How to Have a Fun Culture Without Losing the Reins

Feb 4, 2019 | Keyser Institute

Would you rather be liked or respected? Why can’t you be both? You can, however, it’s a rarity when you find someone who is able to do both successfully. Only being liked puts you at risk for being taken advantage of and only being respected can lead to employees who are scared to connect with you. Once you’ve fallen too far on either end of the spectrum, it’s hard to return.

Culture is derived from the style of leadership, then is transferred down into the relationships between employees. When employees feel respected by their boss, they are more likely to pass that respect to other employees. For most aspects of life, especially in business, I believe that what you put in is what you get back. If you feed the people around you positivity, they usually will reciprocate. The same goes for negativity, if you put negativity into the environment, it will spread like wildfire.

During my time as a business leader, I’ve noticed some commonalities between most businesses. They want to retain employees and empower them to produce good work. If they know what they want, why is determining the steps to get there so hard? There’s no cookie-cutter answer. What works for one business may not work for yours. That’s why it’s important to not just set a plan in motion and forget about it but to listen to feedback and tailor the plan to fit your team. Some industries, age groups, and type of employee respond to different things. For example, start-ups tend to provide a fun, fast-paced environment because they normally can’t provide other amenities that larger corporations can.

While culture may not be every business’s top priority, it still can be a top contributing factor that helps to retain good employees, thus valuable to invest in. If you’re not trying to balance your business on that fine line between too fun and too strict, maybe it’s time to start.

Fun in the office doesn’t necessarily mean ping pong tournaments, pizza parties, and group outings—although those things are all great ways to encourage community. Fun elements alone will not make the culture strong. There has to be a level of respect, hard work, and excellence in your tasks established before fun elements can take place. By concentrating on communication, you can cultivate a bond with your employees that allows them to trust you and value your opinion.

Rather than thinking you want a fun environment, aim for a culture that makes your employees proud to be a part of your company. Set an example for your team with these three leadership strategies to encourage a strong culture.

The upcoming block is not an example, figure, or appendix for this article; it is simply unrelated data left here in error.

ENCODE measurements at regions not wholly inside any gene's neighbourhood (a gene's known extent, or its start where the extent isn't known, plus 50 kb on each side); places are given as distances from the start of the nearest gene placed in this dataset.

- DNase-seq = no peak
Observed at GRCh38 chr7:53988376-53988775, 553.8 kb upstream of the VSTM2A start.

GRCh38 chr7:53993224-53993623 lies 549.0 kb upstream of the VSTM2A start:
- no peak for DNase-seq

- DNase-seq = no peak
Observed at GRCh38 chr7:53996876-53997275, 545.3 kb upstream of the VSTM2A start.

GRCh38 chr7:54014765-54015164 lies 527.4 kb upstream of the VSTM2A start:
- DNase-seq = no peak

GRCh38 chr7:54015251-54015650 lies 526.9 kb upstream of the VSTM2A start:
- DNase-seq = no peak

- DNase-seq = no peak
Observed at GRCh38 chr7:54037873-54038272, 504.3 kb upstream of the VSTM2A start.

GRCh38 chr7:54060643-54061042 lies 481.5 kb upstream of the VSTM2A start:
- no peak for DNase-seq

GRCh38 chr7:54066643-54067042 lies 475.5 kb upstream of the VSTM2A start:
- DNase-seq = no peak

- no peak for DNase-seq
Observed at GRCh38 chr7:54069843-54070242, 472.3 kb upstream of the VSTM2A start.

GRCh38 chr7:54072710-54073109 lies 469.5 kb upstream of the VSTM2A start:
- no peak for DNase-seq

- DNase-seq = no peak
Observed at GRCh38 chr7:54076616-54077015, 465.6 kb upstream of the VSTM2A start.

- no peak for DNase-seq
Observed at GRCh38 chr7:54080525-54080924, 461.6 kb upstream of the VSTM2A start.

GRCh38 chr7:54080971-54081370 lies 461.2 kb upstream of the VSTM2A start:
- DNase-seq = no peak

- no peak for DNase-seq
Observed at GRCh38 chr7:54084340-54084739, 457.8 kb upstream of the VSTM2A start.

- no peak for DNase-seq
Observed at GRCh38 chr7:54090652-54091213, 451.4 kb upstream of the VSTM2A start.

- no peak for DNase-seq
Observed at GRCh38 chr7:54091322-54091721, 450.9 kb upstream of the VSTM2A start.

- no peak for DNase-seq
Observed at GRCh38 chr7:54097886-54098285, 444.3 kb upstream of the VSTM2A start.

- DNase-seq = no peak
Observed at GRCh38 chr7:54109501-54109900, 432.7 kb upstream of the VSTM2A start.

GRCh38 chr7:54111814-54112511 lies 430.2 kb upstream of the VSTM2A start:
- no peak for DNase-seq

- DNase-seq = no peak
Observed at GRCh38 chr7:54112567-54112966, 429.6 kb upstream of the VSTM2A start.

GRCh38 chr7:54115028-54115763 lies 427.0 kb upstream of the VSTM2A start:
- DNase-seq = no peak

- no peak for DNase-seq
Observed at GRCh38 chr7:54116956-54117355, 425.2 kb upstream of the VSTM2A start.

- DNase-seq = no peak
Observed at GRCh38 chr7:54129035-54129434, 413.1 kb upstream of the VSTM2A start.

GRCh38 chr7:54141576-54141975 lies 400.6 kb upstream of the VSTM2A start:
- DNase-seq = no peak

1. Everything is a Gift.

I believe that every single thing you encounter is a gift. Whether most people would view it as positive or negative, it’s a gift.

When your client decides they no longer are in need of your services, it’s a gift. How? Perhaps, that client was about to enter into a scandal that would have left your legal team with a huge mess.

If you’ve ever seen a movie about time travel, you know that future outcomes are changed because of life events, so unless you’re able to travel back, change events, and see how things would have unfolded, just accept the event as a gift. After all, I would say avoiding an expensive and time-consuming lawsuit is definitely a gift.

  1. Simplify the Challenge.

There’s nothing worth doing in life that doesn’t come with challenges. Every challenge big or small can feel overwhelming if it occurs at the wrong time. When people are counting on you, you have to keep calm and think strategically. In these situations, you have to remove yourself from the fire and dissect the problem until it is broken into simple, easy-to-manage pieces. Here’s an example: your goal is to launch a new product line in your business. Now that’s a massive goal that would make any sane person pull their hair out. If you break this task down into pieces that can be completed in steps or delegated to others, it will feel much more accomplishable.

  1. Invest Yourself.

The most important aspect of your business is your people. If you have a kick-ass product but a team not fit to sell, promote, and build it. The product becomes useless. Invest your time into getting to know your people, what makes them tick, what makes them feel valued, then use that information to inspire and encourage them to produce better, more valuable work.

As a leader, your day is packed. It may feel like you have no spare time to chit-chat about your employee’s love for golf, their dog, or whatever else. Make time. People are more loyal to companies that they feel valued at and listening is one of the easiest, most effective way to make people feel valued.

There are many ways to build the culture you’ve always wanted, and it doesn’t start with pool tables and snacks—it starts with you. Lead and develop your team so that it is based on mutual respect. After you’ve established the tone of your culture, sprinkle in the fun elements to help your employees have an extra element to look forward to when coming into the office.